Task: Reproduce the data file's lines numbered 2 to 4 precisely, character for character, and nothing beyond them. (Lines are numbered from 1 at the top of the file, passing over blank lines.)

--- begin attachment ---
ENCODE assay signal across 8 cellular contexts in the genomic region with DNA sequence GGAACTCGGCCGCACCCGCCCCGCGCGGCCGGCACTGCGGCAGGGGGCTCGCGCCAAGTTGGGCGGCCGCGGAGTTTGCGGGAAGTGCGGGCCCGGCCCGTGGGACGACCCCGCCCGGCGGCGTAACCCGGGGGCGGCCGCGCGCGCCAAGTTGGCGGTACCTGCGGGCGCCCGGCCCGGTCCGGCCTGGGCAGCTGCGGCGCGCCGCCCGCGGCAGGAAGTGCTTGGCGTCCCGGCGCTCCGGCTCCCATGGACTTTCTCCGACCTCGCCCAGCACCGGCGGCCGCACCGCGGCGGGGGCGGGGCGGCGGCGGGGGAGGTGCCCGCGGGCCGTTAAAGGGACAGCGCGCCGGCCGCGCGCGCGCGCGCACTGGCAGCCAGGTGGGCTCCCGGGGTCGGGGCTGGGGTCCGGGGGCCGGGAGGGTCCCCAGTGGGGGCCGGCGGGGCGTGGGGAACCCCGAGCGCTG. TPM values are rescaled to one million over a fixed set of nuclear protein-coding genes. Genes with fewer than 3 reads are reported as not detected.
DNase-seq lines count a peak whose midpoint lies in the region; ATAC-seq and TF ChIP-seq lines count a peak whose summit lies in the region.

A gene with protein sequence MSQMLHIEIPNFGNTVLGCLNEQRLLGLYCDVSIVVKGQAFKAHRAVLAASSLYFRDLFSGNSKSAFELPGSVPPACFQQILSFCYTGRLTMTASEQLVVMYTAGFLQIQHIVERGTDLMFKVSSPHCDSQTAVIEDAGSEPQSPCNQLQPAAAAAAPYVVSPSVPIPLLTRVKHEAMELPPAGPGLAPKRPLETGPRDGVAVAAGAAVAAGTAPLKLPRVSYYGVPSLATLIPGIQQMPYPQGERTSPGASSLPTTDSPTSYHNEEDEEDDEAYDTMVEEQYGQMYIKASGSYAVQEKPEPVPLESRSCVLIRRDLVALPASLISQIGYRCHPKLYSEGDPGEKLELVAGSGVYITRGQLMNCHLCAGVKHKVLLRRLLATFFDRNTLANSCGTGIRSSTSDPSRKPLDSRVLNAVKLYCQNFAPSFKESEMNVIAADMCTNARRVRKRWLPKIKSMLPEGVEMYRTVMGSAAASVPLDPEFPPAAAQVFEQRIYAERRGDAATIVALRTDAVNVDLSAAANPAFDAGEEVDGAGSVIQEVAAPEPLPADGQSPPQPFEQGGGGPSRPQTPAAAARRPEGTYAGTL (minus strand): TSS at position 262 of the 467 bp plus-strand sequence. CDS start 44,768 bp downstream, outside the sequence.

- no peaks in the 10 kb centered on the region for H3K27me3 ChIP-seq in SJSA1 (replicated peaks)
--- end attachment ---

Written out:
DNase-seq lines count a peak whose midpoint lies in the region; ATAC-seq and TF ChIP-seq lines count a peak whose summit lies in the region.

A gene with protein sequence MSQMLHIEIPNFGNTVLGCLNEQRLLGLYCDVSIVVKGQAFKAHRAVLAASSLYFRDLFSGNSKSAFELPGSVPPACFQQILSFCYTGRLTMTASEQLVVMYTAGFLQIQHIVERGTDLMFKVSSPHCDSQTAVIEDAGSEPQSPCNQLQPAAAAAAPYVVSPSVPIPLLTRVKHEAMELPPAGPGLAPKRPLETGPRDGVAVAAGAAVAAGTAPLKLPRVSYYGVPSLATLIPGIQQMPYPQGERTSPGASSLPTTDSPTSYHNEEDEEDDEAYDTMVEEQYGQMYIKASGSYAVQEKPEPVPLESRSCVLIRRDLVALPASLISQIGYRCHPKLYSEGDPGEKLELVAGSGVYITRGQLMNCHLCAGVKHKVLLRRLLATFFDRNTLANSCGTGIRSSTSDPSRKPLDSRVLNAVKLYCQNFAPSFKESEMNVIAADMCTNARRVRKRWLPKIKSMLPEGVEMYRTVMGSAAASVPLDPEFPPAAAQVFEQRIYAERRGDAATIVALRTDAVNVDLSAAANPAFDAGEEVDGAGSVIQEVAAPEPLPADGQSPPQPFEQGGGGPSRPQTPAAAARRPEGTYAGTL (minus strand): TSS at position 262 of the 467 bp plus-strand sequence. CDS start 44,768 bp downstream, outside the sequence.

- no peaks in the 10 kb centered on the region for H3K27me3 ChIP-seq in SJSA1 (replicated peaks)